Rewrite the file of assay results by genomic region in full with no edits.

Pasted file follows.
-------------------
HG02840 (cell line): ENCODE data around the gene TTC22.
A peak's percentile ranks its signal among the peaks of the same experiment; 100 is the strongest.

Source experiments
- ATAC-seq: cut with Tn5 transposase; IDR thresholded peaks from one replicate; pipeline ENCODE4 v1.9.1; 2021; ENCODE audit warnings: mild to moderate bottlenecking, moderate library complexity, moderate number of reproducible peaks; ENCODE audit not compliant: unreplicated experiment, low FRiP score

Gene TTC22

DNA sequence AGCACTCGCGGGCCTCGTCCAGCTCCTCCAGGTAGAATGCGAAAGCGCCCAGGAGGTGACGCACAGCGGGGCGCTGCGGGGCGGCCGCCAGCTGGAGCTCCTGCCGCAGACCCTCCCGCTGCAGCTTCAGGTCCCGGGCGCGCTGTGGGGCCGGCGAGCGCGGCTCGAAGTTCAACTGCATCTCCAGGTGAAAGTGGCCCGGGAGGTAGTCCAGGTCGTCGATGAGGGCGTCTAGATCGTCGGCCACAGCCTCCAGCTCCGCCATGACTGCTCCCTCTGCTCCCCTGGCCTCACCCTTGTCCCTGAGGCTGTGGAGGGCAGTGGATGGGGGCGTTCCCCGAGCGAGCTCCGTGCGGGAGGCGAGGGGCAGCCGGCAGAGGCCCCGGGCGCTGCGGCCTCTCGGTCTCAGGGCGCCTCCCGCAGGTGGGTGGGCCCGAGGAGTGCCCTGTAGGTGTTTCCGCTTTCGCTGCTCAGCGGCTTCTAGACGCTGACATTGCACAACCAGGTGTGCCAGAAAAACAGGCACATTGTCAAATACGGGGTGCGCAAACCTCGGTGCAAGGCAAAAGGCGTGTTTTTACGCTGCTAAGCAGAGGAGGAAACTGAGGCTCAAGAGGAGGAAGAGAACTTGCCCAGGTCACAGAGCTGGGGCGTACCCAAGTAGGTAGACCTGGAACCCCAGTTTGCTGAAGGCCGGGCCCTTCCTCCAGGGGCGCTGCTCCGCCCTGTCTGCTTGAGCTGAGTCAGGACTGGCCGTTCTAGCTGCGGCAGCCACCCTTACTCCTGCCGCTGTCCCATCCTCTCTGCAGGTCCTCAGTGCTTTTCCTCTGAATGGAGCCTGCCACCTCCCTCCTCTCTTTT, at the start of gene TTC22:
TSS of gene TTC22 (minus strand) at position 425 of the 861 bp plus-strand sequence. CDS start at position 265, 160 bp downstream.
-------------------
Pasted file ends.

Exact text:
HG02840 (cell line): ENCODE data around the gene TTC22.
A peak's percentile ranks its signal among the peaks of the same experiment; 100 is the strongest.

Source experiments
- ATAC-seq: cut with Tn5 transposase; IDR thresholded peaks from one replicate; pipeline ENCODE4 v1.9.1; 2021; ENCODE audit warnings: mild to moderate bottlenecking, moderate library complexity, moderate number of reproducible peaks; ENCODE audit not compliant: unreplicated experiment, low FRiP score

Gene TTC22

DNA sequence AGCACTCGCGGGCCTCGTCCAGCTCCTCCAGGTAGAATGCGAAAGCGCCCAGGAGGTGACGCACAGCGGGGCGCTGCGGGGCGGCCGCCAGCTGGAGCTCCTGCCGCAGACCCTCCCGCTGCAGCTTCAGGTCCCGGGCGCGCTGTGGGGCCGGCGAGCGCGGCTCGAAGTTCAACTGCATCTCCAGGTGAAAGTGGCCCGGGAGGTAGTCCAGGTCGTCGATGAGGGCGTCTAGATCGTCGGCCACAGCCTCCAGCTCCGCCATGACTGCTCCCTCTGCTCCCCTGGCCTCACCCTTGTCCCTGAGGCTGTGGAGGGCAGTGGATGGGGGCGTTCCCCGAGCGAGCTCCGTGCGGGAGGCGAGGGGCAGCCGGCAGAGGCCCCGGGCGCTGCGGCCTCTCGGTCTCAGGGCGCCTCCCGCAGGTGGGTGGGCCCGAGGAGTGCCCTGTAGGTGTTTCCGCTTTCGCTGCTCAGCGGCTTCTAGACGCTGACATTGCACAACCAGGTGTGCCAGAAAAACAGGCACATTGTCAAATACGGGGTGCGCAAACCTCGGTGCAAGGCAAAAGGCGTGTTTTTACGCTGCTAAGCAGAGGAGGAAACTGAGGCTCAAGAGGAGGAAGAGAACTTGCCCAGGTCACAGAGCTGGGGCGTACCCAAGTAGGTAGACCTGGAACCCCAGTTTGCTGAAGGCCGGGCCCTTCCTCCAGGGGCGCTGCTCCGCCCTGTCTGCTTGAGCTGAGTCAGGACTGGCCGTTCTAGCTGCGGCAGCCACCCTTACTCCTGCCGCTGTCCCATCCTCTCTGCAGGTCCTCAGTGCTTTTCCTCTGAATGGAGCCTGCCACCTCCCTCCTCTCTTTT, at the start of gene TTC22:
TSS of gene TTC22 (minus strand) at position 425 of the 861 bp plus-strand sequence. CDS start at position 265, 160 bp downstream.